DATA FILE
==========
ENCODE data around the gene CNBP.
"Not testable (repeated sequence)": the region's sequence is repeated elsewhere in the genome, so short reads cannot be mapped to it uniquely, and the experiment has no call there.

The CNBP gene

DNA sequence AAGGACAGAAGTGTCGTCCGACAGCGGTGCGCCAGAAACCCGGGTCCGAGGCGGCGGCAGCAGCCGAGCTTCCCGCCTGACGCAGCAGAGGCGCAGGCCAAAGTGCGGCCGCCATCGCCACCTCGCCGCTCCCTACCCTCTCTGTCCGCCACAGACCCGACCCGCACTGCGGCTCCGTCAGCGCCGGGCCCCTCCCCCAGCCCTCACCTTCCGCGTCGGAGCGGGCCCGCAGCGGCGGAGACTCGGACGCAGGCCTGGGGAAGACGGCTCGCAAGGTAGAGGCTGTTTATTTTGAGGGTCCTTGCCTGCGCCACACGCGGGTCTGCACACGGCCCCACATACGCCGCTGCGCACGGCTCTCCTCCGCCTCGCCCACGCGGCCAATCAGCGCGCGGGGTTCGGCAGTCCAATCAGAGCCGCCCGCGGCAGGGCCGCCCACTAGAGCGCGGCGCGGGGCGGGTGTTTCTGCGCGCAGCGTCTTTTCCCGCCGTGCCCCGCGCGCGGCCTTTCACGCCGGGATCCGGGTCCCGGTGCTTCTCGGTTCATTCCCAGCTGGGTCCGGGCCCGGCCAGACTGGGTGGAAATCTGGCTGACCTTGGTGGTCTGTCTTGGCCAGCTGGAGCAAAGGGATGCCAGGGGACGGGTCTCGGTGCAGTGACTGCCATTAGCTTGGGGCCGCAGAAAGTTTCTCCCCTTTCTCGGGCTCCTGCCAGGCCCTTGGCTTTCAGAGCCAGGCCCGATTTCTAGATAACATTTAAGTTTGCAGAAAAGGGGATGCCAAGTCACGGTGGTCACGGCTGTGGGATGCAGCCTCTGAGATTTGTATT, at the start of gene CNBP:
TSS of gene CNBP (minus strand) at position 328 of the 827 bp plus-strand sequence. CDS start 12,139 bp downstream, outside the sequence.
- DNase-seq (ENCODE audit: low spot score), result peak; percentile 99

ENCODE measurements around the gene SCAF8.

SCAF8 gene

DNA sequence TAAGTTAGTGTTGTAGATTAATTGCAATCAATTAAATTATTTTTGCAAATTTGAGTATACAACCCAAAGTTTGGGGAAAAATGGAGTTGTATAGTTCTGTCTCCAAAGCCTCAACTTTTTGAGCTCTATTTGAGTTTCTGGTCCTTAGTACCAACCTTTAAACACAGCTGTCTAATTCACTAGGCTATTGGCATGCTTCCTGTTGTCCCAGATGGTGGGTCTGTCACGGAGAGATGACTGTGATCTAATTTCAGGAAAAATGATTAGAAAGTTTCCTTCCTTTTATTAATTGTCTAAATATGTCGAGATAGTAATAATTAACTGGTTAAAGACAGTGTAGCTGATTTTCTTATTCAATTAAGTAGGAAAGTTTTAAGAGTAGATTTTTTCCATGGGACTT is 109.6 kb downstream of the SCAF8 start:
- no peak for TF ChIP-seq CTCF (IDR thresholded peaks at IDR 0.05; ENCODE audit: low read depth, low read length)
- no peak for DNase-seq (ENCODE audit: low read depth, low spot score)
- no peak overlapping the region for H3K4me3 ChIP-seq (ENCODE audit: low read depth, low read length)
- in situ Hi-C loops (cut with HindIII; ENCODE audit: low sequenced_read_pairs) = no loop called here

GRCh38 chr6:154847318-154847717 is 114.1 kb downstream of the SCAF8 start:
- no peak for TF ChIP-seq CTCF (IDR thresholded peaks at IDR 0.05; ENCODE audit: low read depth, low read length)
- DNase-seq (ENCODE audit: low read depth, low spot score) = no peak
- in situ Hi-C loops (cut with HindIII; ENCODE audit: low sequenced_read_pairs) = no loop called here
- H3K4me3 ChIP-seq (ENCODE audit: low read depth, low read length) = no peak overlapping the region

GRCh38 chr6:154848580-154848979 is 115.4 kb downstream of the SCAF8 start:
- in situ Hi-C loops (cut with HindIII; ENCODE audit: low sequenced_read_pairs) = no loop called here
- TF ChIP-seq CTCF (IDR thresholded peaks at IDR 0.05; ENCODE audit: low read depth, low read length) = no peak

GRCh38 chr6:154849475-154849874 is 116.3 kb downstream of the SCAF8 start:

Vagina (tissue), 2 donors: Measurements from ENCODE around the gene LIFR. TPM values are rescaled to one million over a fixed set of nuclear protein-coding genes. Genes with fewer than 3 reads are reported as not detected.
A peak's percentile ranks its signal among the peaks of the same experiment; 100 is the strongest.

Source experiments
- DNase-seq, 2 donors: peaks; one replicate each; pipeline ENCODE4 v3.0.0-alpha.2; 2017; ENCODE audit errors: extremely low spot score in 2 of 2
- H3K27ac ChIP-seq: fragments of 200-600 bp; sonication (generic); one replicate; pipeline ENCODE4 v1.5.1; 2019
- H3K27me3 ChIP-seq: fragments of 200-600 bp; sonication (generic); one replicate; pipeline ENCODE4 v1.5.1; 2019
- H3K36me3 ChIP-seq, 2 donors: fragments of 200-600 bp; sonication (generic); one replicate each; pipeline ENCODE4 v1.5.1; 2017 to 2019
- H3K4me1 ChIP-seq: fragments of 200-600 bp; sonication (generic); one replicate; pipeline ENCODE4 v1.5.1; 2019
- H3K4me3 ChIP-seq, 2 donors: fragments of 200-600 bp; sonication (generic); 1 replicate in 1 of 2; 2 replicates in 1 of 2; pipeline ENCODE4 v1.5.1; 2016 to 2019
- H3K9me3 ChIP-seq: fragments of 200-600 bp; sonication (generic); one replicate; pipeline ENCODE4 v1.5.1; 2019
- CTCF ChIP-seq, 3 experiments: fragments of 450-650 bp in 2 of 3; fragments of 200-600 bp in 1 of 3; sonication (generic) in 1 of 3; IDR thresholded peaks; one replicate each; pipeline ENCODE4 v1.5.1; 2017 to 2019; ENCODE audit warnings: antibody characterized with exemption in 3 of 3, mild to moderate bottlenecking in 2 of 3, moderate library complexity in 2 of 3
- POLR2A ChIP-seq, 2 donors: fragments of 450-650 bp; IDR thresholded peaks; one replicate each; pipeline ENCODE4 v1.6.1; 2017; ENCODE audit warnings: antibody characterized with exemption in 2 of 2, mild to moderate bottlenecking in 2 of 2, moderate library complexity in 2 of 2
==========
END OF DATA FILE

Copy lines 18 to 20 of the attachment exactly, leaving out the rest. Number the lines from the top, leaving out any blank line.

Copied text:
- H3K4me3 ChIP-seq (ENCODE audit: low read depth, low read length) = no peak overlapping the region

GRCh38 chr6:154848580-154848979 is 115.4 kb downstream of the SCAF8 start:
- in situ Hi-C loops (cut with HindIII; ENCODE audit: low sequenced_read_pairs) = no loop called here